Recorded: 2017-04-12, Published: 2017-05-11
- 00:44 using Haskell, Nix, and Emacs for integrated offline development
- 08:48 building environments for particular dependencies with Nix
- 09:58 what Emacs and GHC have in common
- 12:58 developing with typed holes
- 14:43 compiling to categories
- 20:35 learning to love mathematics
- 22:41 applications for compiling to categories
- 25:25 Coq
- 28:15 specifying the ByteString library in Coq
- 34:30 Why Haskell?
- 40:00 writing a compiler in C vs Haskell
- 43:32 gitlib
- 45:52 getting your head around Haskell
- 48:23 recursion schemes/F-algebras
- 52:33 hnix
Recorded: 2017-04-02, Published: 2017-04-17
Neil Mitchell shares with us his enthusiasm for building development tools. We hear the story of how he built Hoogle in order to learn Haskell, why he created the Shake build system and what he hopes to accomplish with it, and how he uses hlint in his own development work. We discuss Haskell IDEs (including his own minimal ghcid) and briefly touch on a variety of other development tools and libraries that aim to improve Haskell development. Neil also shares a trick he uses for hunting and fixing space leaks in programs and libraries.
Recorded: 2017-01-16, Published: 2017-03-06
Austin Seipp joins us to discuss Haskell security and infrastructure. We talk about how Haskell security differs from C (and where it doesn’t) and some coming changes to Cabal security. Then we discuss Cryptol: a Haskell-inspired language for implementing cryptographic algorithms in a way that more closely resembles their mathematical specification. Finally, we talk a bit about his work in maintaining the haskell.org infrastructure and his time as a GHC release manager. Along the way, Austin shares about his pet projects, including hardware projects using CλaSH.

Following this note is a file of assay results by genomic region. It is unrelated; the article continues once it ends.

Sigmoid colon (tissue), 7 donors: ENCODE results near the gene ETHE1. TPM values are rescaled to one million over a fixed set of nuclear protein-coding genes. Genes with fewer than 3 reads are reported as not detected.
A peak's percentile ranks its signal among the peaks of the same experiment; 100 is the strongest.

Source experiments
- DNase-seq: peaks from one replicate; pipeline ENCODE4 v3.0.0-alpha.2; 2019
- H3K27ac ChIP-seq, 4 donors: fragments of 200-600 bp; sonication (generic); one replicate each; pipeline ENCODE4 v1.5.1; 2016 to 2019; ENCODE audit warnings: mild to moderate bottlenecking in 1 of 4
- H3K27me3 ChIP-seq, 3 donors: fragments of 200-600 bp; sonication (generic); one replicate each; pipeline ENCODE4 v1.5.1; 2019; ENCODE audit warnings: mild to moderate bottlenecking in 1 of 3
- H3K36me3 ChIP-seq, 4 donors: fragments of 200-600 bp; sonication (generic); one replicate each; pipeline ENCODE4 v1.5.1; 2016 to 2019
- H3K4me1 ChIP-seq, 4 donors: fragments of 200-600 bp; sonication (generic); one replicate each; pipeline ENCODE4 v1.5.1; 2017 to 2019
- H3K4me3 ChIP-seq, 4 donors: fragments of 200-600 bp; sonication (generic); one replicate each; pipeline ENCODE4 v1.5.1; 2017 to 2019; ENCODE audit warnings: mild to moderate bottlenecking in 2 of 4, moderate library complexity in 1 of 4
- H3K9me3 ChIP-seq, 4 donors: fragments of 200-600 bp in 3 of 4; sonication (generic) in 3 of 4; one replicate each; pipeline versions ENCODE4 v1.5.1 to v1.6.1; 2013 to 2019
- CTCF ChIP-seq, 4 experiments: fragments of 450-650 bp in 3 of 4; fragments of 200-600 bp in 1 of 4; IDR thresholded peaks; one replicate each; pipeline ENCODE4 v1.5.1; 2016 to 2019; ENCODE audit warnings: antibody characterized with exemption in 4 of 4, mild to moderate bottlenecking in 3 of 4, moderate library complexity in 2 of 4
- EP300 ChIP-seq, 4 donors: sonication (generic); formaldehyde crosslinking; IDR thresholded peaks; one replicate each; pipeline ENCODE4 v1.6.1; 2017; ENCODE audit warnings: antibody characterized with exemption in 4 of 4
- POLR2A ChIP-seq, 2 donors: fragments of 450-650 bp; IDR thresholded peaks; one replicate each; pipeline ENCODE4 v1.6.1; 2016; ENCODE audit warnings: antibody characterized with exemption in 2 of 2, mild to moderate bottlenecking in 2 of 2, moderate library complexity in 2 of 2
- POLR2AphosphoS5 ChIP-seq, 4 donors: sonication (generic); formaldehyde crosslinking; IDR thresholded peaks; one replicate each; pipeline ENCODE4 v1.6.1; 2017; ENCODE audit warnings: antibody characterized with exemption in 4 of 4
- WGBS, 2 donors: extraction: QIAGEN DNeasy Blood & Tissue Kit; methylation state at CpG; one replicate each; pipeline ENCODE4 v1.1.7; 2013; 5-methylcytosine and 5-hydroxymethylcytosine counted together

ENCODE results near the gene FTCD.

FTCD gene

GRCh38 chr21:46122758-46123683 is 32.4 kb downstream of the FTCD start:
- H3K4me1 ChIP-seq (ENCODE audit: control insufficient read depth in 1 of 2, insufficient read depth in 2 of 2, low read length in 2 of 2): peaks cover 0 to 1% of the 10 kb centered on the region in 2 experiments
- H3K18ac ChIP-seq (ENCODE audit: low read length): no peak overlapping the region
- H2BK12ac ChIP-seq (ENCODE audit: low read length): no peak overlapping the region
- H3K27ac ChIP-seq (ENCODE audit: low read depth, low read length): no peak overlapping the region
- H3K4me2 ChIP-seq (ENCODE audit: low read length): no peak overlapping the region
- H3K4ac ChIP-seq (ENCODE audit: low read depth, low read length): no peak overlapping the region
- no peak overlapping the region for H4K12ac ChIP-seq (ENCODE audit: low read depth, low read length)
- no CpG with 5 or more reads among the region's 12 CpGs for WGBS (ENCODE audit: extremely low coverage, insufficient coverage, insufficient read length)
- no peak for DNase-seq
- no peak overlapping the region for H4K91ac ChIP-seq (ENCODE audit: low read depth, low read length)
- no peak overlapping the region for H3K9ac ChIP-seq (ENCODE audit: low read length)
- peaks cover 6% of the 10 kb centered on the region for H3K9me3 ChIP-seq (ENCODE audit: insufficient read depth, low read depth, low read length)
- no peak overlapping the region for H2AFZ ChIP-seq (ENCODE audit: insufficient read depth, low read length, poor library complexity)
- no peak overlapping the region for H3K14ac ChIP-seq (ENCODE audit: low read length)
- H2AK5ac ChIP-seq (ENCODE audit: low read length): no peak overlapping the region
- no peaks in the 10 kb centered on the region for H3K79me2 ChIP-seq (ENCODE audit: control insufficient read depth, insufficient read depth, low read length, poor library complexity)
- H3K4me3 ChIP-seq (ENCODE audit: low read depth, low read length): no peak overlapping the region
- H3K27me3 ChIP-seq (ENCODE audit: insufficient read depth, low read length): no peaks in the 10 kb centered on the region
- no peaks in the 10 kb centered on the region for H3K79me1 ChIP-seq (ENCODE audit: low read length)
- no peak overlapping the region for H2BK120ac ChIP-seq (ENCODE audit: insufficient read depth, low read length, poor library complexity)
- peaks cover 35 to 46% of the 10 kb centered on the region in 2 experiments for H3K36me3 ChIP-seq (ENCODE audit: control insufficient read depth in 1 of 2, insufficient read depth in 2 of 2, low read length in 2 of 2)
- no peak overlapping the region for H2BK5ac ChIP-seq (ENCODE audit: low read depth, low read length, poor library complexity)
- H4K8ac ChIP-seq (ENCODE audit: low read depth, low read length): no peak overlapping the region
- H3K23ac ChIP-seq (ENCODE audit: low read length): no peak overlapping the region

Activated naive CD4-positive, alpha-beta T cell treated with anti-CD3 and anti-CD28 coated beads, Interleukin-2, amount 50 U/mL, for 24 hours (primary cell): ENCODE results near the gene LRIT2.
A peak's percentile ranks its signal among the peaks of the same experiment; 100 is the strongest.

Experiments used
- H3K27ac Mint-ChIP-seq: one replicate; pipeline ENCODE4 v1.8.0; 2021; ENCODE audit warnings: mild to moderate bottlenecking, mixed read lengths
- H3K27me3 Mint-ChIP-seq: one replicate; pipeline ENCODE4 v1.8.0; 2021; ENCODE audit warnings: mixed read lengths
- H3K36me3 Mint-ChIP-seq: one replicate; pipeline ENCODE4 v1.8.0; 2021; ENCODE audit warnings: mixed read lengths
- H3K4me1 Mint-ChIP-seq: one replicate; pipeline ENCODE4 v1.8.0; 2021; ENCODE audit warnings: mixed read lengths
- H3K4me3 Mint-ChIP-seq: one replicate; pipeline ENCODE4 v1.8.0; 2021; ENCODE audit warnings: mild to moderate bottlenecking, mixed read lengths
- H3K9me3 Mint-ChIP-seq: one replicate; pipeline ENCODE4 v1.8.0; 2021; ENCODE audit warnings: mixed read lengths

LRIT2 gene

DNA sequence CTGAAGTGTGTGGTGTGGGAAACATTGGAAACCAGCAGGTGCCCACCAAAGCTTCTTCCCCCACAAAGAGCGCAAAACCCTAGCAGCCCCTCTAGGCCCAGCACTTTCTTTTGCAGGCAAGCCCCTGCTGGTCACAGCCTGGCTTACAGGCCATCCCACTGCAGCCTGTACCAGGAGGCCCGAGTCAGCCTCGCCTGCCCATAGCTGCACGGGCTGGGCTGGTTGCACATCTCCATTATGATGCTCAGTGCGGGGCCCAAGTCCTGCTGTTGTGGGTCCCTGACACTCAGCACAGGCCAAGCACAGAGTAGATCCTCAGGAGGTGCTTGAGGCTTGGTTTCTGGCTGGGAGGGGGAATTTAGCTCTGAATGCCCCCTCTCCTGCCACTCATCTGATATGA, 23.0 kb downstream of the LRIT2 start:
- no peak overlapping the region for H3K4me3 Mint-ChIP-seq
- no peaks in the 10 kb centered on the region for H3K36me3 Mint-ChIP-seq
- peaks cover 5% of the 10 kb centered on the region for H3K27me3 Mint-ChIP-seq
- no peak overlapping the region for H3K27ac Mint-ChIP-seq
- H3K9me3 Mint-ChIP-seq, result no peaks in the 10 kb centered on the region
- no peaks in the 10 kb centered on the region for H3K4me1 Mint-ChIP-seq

Recorded: 2015-09-23, Published: 2015-10-19
Bryan O’Sullivan shares his experience helping make developers more efficient, both inside of Facebook as Director of Developer Efficiency and with his various Haskell libraries, some of which you probably know and use already: aeson, attoparsec, criterion, statistics, and text (to name a few). We speak about performance and optimization of Haskell programs and where documentation for “Real World” Haskell development should go from here. Talking with Bryan also reveals how far you can go with Haskell without being overly concerned about category theory and the other math behind the language and libraries.
Recorded: 2014-11-16, Published: 2014-12-15
Conal Elliott, inventor of Functional Reactive Programming, tells us about the birth of FRP as well as other stories from his 25 years of functional programming experience. He shares what he considers the fundamentals of FRP (behaviors and events) and how they work in a model with continuous time. We speak about FRP practicality and efficiency, including how a continuous time model can help lead to a high performance implementation. Eventually we’re led into Denotational Design, which plays a part in the design and refinement of FRP and which Conal considers his simplest and clearest design tool.
Recorded: 2014-06-22, Published: 2014-07-21